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P.3+: Country brunch at Crevasse 22

A country brunch in St. Bernard Parish

A country brunch in St. Bernard Parish

Editor’s Note: Prospect 3 Plus offers more than 60 local art installations and events taking place alongside the international Bienennial Prospect 3. NolaVie and its cultural partner, WWNO public radio, are taking a look at some of them in a series to run during the exhibition, which continues through Jan. 25.

The word of the day was “bucolic.”

The moment I arrived at a country brunch held at Sydney Torres III’s personal residence in St. Bernard Parish, I decided the day needed to have a word of its own. Bucolic it was. And the optimal mode of transportation would have been a Sunbeam Alpine convertible, as in To Catch a Thief.

The al fresco breakfast was held in conjunction with a Prospect 3+ exhibit — Surge: Crevasse 22. Curated by Jeanne Nathan of The Creative Alliance of New Orleans, the installation consists of an outdoor sculpture exhibition staged at the sight of a devastating crevasse, or massive breach, in the Mississippi River levee that flooded much of St. Bernard Parish during the historic flood of 1927. New Orleans leaders, it seemed, had the very bad idea of blowing up the levee below the city to keep it from flooding. It sent a lake of water into St. Bernard instead.

But at the country brunch — which is being held the first Sunday of each month through the end of Prospect 3 —  disasters of both the physical and political kind seemed far away. Under the moss-covered oaks, about 30 New Orleanians and St. Bernard Parish residents gathered to look at art and enjoy a delicious brunch amidst the beautiful setting.

Artworks in Crevasse 22 pay homage to the environment.

Art installations in Crevasse 22 pay homage to the environment.

The atmospheric color palate —  from the gray of the Spanish moss to the chestnut of a guest’s sweater — aesthetically channelled the changing season. Relaxed art patrons sipped coffee as they sat next to the water, nibbling on biscuits and grits, broccoli au gratin and fruit. Following brunch, art goers traveled by foot and in golf carts to view site-specific sculptures created by several local artists.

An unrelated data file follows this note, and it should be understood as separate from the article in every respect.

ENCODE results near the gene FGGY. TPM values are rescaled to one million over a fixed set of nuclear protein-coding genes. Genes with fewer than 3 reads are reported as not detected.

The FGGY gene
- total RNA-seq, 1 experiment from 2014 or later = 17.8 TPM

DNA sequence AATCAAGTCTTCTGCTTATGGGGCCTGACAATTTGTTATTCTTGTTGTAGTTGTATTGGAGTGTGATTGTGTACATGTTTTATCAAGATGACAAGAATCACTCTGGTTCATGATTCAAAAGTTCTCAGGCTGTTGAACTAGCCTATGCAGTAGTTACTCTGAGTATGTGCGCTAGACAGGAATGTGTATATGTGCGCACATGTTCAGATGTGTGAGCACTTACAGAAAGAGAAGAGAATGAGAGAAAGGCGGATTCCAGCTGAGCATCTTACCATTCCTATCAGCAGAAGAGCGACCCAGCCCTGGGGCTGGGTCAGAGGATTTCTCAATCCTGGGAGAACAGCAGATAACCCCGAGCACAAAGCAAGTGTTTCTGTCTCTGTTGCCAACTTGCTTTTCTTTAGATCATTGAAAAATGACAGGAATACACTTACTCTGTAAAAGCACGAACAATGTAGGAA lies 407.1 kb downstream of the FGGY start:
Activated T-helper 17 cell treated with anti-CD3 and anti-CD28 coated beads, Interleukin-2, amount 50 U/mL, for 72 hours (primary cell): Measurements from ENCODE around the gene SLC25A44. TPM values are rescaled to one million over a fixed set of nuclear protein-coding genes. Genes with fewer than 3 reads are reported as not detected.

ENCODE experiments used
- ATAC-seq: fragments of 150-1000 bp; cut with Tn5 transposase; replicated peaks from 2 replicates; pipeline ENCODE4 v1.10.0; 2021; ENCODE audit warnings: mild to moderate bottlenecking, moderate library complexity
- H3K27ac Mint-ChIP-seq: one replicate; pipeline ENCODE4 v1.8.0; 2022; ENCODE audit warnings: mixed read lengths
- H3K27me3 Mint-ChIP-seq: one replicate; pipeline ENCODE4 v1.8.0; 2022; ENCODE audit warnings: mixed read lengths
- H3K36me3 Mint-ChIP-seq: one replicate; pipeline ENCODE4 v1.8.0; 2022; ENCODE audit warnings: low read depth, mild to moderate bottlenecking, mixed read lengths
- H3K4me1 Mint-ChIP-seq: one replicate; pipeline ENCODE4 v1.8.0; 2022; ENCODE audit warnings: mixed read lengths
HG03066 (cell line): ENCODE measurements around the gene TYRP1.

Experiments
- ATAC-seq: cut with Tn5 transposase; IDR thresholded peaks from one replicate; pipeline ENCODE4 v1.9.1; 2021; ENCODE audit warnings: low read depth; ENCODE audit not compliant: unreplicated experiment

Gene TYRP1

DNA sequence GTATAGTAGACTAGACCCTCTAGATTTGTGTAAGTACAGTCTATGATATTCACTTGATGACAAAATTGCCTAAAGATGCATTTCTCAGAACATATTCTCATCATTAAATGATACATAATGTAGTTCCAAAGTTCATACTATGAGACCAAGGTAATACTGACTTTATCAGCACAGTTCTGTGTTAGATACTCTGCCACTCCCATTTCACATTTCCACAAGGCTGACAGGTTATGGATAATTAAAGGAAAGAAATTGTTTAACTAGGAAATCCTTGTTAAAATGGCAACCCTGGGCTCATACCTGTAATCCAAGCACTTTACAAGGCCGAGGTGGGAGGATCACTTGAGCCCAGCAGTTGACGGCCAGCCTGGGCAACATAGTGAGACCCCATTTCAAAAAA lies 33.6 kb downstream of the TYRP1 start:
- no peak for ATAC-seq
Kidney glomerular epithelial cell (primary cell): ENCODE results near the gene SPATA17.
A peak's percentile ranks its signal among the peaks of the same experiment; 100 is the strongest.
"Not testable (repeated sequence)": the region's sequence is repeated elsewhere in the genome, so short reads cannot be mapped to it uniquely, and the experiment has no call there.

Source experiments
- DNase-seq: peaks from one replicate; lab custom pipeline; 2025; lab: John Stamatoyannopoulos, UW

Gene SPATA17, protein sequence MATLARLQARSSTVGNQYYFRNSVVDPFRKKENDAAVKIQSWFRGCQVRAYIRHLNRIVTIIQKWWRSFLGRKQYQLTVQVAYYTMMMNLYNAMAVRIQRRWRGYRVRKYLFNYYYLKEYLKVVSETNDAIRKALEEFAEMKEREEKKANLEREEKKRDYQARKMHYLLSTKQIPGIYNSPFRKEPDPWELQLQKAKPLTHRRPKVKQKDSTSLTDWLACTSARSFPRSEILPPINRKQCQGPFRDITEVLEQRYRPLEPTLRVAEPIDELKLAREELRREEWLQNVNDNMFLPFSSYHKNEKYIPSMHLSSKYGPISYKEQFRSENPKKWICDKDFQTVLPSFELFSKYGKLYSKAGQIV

The idea for Crevasse 22, says Nathan, arose from a chance encounter with Torres at Satsuma Café. Torres owns the property at which the crevasse is situated, about half an hour downriver from New Orleans. With this exhibit, the Creative Alliance is testing the space to see if it can be viable as an art space for future shows. Crevasse 22, says Nathan, “is a cultural event that would be a catalyst” for getting people to the historic and scenic locale.

“My theme here is the destruction of man upon nature or nature upon man and of beauty and promise,” explains Nathan. Environmental themes have engaged all of the show’s artists over the course of their careers. A standout piece, Floodgate and Floodwall of Artist Palettes, by artist Bob Tannen, Nathan’s husband, is a commentary on the precariousness of levees that fail to protect the people they are built to serve and, instead, have succumbed to nature.

“People have been stunned by the beauty of the space and moved by the conceptual art,” Nathan says of the exhibit.

The Crevasse 22 show is one of three Prospect 3+ shows put on by CANO and curated by Nathan. The others include a Civil Rights-themed installation at Myrtle Banks School and a performance art-based piece at St. Maurice Church based around a “Reverberations” theme.

The next Country Brunch will be held this Sunday, December 7, with food, drink and music from 11 a.m. to 2 p.m. Free “trolley” busses are available for the 30-minute ride to the site, departing from the Contemporary Arts Center (900 Camp Street) at 10:30 a.m. The event is free; however, space is limited. You can register here.

If you go, don’t forget to let the top down on your convertible. And wear your silk headscarf.

This series on Prospect 3 Plus artworks is made possible by a generous grant from the lawyers of the Lugenbuhl firm, with offices in New Orleans, Baton Rouge and Houston, in support of art in the Gulf South.


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